The US Department of Commerce has resolved to impose anti-dumping tariffs on fine denier polyester staple fibre suppliers in China, India, Korea and Taiwan.

The affirmative final determination follows an investigation into whether the four Asian nations were selling the product in the US market at unfairly low prices.

In 2017, imports of fine denier polyester staple fibre from China, India, Korea, and Taiwan were valued at an estimated $61.4m, $23.7m, $11.9m, and $7.4m, respectively.

The Commerce Department determined that exporters from the four countries sold fine denier polyester staple fibre in the US at less than fair value. As such, the tariffs imposed on China range between 65.2%-103.1%, while Korean importers can expect a tariff of 45.2%. India exporters were given a flat rate of 21.4%, and Taiwan up to 48.9%.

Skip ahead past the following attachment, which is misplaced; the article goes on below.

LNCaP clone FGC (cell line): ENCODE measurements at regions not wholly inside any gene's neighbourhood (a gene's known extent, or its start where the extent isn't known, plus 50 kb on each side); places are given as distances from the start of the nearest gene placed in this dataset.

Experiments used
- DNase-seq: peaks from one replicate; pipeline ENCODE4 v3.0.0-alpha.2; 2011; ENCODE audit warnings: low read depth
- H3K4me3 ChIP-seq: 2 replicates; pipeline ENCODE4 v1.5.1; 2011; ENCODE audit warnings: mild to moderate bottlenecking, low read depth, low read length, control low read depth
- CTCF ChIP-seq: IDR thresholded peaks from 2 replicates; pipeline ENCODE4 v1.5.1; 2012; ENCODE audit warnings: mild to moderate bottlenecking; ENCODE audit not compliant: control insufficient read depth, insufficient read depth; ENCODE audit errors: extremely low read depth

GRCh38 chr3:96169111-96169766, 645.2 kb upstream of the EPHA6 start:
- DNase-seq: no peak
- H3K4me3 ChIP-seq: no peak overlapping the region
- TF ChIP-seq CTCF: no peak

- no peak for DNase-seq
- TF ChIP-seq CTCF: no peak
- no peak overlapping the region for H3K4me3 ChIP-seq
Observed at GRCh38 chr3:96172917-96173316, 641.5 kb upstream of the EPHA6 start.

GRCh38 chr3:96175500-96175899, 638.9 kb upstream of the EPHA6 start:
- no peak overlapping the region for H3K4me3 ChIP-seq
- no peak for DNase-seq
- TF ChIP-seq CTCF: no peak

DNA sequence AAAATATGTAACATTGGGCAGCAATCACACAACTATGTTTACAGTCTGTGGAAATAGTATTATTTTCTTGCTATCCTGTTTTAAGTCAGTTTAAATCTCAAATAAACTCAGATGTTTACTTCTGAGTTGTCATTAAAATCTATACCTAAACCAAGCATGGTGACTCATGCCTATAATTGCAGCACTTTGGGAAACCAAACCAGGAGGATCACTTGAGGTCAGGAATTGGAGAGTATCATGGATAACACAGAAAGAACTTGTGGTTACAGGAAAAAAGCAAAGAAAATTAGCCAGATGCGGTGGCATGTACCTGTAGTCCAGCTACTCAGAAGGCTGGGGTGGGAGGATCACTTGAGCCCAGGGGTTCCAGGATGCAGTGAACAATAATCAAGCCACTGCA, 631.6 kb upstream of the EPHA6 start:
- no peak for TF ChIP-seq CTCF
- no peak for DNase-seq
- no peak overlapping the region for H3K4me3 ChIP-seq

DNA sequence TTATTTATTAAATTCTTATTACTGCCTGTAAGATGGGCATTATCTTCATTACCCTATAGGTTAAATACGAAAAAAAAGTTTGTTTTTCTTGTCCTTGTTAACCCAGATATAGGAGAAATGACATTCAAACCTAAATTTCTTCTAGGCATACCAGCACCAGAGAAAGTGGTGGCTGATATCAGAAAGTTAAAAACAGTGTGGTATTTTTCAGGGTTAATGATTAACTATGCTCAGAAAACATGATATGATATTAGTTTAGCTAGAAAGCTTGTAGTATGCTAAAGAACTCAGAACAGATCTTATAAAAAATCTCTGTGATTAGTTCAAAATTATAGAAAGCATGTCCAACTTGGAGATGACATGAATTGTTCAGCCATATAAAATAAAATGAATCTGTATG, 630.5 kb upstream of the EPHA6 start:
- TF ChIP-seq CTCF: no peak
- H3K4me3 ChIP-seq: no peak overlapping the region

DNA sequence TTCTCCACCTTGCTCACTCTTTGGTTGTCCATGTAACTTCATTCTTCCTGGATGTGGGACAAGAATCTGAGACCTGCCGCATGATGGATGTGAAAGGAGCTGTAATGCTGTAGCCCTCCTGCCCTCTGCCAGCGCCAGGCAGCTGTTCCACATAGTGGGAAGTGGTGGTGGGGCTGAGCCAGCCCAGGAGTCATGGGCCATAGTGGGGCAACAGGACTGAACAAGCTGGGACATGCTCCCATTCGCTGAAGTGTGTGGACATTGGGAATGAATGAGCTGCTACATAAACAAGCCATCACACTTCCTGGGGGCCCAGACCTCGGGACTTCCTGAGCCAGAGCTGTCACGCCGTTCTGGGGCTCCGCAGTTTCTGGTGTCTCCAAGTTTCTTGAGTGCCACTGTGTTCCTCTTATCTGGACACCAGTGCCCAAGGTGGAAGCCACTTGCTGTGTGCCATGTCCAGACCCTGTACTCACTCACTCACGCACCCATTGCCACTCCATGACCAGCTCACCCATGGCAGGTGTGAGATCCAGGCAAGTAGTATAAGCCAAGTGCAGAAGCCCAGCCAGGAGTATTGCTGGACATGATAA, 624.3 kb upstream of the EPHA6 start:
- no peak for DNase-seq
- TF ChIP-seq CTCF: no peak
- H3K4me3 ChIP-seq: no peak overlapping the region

The US Government launched the investigation after DAK Americas, Auriga Polymers Inc., and Nan Ya Plastics Corp., America filed a petition in March 2017.

Since President Donald Trump took office, the US Commerce Department has initiated 114 new anti-dumping and countervailing duty investigations. This is 78% more than the 64 initiations in the last 489 days of the previous administration, it claims.

"The AD law provides US businesses and workers with an internationally accepted mechanism to seek relief from the harmful effects of the unfair pricing of imports into the United States. Commerce currently maintains 440 anti-dumping and countervailing duty orders which provide relief to American companies and industries impacted by unfair trade," it said in a statement.

The Department says it will now instruct US Customs and Border Protection to collect cash deposits from importers of fine denier polyester staple fibre from China, India, Korea, and Taiwan based on the final rates.